wocket stove galvanized finished
wocket stove stainless interior
wocket stove stainless finished

Wocket Stoves

Sustainable Berea wanted me to build them a couple of rocket stoves to be used with woks for stir frying lunch during their local Solar Tour.

I bought a couple of 14” steel woks for cooking and a 14” stainless steel wok and a 13 quart stainless steel bowl for skirts.

I used the stainless bowl with 4“ galvanized steel stovepipe and the stainless wok with 4” stainless steel stovepipe.

I used 4” Tees for combustion chambers, 2x4 metal stud piece for feed chamber and expanded metal for grate and back wall of combustion chamber.

I used 6 gallon metal buckets for the shells.

I put a 1” thick piece of ceramic fiber board under the bottom of each Tee.

I put an 8” stovepipe outside of the galvanized steel riser to reduce overheating and insulated between it and the bucket with fiberglass insulation.

I insulated around the stainless stovepipe with two 1” pieces of ceramic fiber blanket and between the ceramic fiber and the bucket with fiberglass.

http://www.trust.org/item/20130723104434-3k5zt/

Clean stove cooks up power alongside food
Source: Thomson Reuters Foundation - Tue, 23 Jul 2013 10:44 AM

tractor jack briquette press

I was finally able to complete my tractor jack briquette press on a recent trip to Haiti. I started it in the spring but had to load it into a shipping container in May before I could complete and test it. It uses a 3 1/2 ton (3.2 tonne) 48" (122cm) tractor jack. About 30" (76cm) pressing cylinder, 3" (76mm) diameter PVC . Two 3/4" (19mm) threaded rods for tensile members. 4' x 6" (10cm x 15cm) rectangular steel tubing base. Shouldered hole in bottom to hold cylinder base while allowing briquette ejection. 4" x 4" (10cm x 10cm) square steel tubing top. Wood frame. Removable steel plate covers ejection hole for pressing.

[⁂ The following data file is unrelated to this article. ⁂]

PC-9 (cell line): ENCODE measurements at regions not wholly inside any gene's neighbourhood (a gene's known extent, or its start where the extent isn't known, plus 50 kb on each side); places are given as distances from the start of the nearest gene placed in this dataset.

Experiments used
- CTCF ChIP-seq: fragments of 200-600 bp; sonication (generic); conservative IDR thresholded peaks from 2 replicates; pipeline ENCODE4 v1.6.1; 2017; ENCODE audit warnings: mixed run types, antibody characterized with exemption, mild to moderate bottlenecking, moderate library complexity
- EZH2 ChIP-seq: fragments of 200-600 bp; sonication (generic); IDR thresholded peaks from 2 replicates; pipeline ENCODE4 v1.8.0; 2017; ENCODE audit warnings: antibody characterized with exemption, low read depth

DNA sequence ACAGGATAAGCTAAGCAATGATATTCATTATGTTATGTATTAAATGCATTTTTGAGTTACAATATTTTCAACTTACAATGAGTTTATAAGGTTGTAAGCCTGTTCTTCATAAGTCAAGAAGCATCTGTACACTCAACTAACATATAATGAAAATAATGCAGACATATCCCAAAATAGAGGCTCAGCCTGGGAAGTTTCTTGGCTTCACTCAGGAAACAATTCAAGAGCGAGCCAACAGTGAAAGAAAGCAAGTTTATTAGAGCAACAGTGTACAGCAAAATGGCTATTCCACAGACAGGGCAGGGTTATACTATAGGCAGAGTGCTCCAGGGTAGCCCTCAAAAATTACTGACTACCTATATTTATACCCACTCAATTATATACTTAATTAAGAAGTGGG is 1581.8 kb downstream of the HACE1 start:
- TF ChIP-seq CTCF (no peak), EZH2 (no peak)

The long stroke allows for production of multiple briquettes at once with plastic disc spacers.
The current design produces pucks. Holey briquettes are possible with some modifications.

On a recent trip to Haiti I was finally able to construct my CharBowl(tm) charcoal stove. It uses two nested stainless steel bowls (5 quart and 8 quart (4.7 liters and 7.6 liters))for durability and reflectivity with castable insulating refractory between them to reduce conductive heat losses. It has a 6.5" (16.5cm) dia cast iron grate for durability. It has a secondary air pipe to reduce CO emissions and increase heat output. The secondary air outlet pipe is 3/8" (10 mm) nominal (ID 0.493" 12.5mm; OD 0.675", 17mm) black iron with a Tee fitting on top to keep charcoal from dropping into it. 3/4" NC 10 (19mm 2.5) machine threads were cut over the pipe threads. This allowed the use of a split nut and flat washer inside and outside the bowls to hold the bowls together. The elbow is 3/8" to 1/2" . The inlet pipe is nominal 1/2" iron (ID 0.622" 16mm; OD 0.84", 21mm). The bowls sit on a stock pot base for stability and primary air control. (I couldn't get my hands on the stainless pot I really wanted to use for the base. I'm planning to build another with such a base now that I'm back in the States.)
I hope to get some testing done on my second prototype.
It can be used as the base of a TChar stove.

Robert V. Lange, February, 2011

Robert Lange, and the team from the ICSEE has been working in cooperation with the local Maasai leadership to bring both improved cookstoves and improved light and radio access to their people, as well as the training to install and repair their own stoves and PVC systems.

This project does a great job of teaching the women of the Maasai tribes to build their own improved rocket style stoves using local materials, and relatively small sections of steel and rebar to improve the durability of the local ceramic brick. The women are clearly proud of their new stoves, and their ability to repair, and move the stoves as needed, and even better than that - the neighbors are jealous and motivated to learn and build as well.

More information is available on their web site: http://www.maasaistovessolar.org

More information about the project methodology, and other ICSEE Projects can be found on the ICSEE web site:
http://www.the-icsee.org/projects/africa/villageprojects.htm
and the Villages Project web site: http://www.villageprojectsint.org/